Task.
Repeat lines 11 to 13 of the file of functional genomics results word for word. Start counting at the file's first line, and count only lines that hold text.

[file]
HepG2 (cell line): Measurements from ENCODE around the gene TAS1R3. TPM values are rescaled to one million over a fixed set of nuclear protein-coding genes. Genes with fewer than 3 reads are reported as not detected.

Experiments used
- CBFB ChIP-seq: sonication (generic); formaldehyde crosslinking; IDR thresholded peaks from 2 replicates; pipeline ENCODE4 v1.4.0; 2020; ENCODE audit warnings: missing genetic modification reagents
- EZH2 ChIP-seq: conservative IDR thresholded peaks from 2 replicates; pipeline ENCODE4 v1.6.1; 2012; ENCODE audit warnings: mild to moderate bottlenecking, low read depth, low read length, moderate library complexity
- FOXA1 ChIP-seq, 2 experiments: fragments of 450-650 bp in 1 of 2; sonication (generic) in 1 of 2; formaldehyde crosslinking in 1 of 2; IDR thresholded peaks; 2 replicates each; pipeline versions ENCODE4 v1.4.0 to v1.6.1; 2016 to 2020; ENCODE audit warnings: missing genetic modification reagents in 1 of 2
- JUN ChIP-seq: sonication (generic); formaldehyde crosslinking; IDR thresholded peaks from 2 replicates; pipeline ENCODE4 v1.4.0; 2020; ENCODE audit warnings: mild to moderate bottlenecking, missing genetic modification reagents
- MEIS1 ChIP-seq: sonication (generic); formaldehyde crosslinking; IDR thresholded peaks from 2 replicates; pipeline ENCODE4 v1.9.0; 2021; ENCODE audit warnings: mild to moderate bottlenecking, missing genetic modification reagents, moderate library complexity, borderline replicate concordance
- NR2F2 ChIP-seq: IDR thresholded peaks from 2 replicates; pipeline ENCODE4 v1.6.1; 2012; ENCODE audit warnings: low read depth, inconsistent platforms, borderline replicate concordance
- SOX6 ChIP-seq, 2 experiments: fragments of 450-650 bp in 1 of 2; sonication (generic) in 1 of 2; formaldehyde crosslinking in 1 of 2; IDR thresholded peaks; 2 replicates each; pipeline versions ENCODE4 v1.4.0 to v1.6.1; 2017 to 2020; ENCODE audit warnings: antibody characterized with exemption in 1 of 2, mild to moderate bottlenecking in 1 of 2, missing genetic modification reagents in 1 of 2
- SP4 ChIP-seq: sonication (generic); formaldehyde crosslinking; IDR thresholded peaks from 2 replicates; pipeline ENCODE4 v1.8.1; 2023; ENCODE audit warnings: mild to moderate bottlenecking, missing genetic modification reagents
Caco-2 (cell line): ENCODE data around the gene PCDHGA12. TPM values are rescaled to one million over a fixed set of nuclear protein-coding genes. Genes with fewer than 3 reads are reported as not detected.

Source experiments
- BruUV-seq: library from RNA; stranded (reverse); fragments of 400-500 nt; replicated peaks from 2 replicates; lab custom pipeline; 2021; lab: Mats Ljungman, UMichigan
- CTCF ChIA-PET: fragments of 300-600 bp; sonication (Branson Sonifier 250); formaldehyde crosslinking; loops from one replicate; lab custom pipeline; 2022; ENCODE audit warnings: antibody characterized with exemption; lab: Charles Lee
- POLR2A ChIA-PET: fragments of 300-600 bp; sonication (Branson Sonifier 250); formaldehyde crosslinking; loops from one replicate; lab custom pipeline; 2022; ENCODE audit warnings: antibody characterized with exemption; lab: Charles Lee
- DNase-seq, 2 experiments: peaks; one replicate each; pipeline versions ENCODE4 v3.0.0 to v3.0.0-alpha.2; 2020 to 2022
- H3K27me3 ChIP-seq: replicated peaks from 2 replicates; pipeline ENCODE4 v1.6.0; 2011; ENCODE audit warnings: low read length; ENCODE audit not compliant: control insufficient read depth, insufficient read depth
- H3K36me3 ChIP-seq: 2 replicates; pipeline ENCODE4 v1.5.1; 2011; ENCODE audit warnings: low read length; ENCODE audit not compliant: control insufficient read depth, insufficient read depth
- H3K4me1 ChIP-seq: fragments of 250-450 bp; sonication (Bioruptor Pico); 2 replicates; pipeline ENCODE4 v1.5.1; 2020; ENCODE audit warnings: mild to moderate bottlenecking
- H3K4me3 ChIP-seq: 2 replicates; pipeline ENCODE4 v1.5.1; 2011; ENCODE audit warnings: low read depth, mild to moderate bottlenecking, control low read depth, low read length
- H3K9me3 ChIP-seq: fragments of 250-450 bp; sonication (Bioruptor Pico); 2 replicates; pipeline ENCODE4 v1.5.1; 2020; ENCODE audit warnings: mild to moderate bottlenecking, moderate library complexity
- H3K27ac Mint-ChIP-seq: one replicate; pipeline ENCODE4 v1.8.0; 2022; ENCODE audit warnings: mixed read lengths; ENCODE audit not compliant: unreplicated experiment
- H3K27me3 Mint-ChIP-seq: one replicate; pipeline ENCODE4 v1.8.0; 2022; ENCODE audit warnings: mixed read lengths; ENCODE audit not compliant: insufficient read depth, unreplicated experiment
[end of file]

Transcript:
Caco-2 (cell line): ENCODE data around the gene PCDHGA12. TPM values are rescaled to one million over a fixed set of nuclear protein-coding genes. Genes with fewer than 3 reads are reported as not detected.

Source experiments
- BruUV-seq: library from RNA; stranded (reverse); fragments of 400-500 nt; replicated peaks from 2 replicates; lab custom pipeline; 2021; lab: Mats Ljungman, UMichigan